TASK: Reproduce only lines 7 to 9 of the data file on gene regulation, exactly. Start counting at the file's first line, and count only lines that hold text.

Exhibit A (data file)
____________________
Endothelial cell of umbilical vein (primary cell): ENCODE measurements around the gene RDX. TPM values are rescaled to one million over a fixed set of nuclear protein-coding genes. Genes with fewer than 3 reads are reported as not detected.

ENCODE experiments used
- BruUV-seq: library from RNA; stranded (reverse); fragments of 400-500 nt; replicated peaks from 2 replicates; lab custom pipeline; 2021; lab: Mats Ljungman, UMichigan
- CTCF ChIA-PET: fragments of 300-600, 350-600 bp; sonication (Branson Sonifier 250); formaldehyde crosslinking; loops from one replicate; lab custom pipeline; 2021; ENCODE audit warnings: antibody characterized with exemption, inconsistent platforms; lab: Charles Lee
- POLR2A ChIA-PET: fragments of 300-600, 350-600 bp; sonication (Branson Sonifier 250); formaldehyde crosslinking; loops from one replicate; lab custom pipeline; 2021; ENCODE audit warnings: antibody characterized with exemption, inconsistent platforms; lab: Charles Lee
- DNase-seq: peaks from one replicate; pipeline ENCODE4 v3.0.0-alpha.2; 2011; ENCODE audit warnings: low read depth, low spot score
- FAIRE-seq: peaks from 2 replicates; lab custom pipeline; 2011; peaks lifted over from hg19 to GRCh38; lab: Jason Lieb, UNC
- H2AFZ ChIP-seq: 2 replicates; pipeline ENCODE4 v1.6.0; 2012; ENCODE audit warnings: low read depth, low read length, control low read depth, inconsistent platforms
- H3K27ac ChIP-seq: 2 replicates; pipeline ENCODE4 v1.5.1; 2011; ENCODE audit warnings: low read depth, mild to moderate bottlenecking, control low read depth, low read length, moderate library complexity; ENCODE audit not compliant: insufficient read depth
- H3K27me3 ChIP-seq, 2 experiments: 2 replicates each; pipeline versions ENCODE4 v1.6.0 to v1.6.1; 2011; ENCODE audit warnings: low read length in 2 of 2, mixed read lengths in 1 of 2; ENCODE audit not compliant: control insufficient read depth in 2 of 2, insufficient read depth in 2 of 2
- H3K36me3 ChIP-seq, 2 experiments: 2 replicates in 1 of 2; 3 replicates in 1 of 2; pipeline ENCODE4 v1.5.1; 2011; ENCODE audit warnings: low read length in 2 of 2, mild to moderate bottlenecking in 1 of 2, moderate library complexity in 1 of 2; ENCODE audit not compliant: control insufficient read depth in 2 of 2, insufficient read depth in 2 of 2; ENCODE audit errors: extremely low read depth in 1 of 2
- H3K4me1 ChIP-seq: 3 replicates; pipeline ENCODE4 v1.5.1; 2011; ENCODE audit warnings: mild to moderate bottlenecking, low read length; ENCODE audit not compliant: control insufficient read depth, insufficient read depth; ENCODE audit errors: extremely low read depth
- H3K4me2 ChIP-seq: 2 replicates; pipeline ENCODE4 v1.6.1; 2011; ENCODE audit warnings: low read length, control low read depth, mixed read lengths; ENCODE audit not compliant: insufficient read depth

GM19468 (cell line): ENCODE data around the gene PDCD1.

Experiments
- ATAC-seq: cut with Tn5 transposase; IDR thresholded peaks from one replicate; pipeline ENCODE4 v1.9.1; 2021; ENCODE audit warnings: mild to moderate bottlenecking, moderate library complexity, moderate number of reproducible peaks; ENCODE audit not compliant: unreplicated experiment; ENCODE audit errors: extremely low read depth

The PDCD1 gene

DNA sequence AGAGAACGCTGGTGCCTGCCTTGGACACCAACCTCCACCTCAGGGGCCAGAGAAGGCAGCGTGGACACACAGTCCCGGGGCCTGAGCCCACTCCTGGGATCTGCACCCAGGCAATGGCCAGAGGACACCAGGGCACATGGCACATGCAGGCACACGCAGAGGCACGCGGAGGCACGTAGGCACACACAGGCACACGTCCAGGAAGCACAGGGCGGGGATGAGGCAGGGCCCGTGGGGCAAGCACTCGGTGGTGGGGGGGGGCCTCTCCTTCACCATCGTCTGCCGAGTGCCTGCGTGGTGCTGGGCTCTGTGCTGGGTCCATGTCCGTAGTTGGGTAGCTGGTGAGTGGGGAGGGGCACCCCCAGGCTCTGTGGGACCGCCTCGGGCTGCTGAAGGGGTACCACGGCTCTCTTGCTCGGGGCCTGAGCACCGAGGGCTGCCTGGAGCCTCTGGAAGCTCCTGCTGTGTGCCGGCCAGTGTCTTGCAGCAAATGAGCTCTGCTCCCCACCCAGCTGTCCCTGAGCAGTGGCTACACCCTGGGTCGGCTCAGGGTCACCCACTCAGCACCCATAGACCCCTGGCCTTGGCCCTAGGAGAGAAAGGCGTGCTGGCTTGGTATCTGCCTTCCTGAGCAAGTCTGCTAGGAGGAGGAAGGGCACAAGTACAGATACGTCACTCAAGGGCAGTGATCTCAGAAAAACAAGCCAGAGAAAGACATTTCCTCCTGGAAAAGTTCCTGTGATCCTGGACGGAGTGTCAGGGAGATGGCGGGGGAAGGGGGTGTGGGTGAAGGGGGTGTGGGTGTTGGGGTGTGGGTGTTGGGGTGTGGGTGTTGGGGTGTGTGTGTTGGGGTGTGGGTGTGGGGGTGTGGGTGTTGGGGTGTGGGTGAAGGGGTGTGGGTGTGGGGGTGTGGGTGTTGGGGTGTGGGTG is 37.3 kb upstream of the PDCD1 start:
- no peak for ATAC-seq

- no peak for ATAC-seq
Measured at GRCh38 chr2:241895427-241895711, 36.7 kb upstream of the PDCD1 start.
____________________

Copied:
- FAIRE-seq: peaks from 2 replicates; lab custom pipeline; 2011; peaks lifted over from hg19 to GRCh38; lab: Jason Lieb, UNC
- H2AFZ ChIP-seq: 2 replicates; pipeline ENCODE4 v1.6.0; 2012; ENCODE audit warnings: low read depth, low read length, control low read depth, inconsistent platforms
- H3K27ac ChIP-seq: 2 replicates; pipeline ENCODE4 v1.5.1; 2011; ENCODE audit warnings: low read depth, mild to moderate bottlenecking, control low read depth, low read length, moderate library complexity; ENCODE audit not compliant: insufficient read depth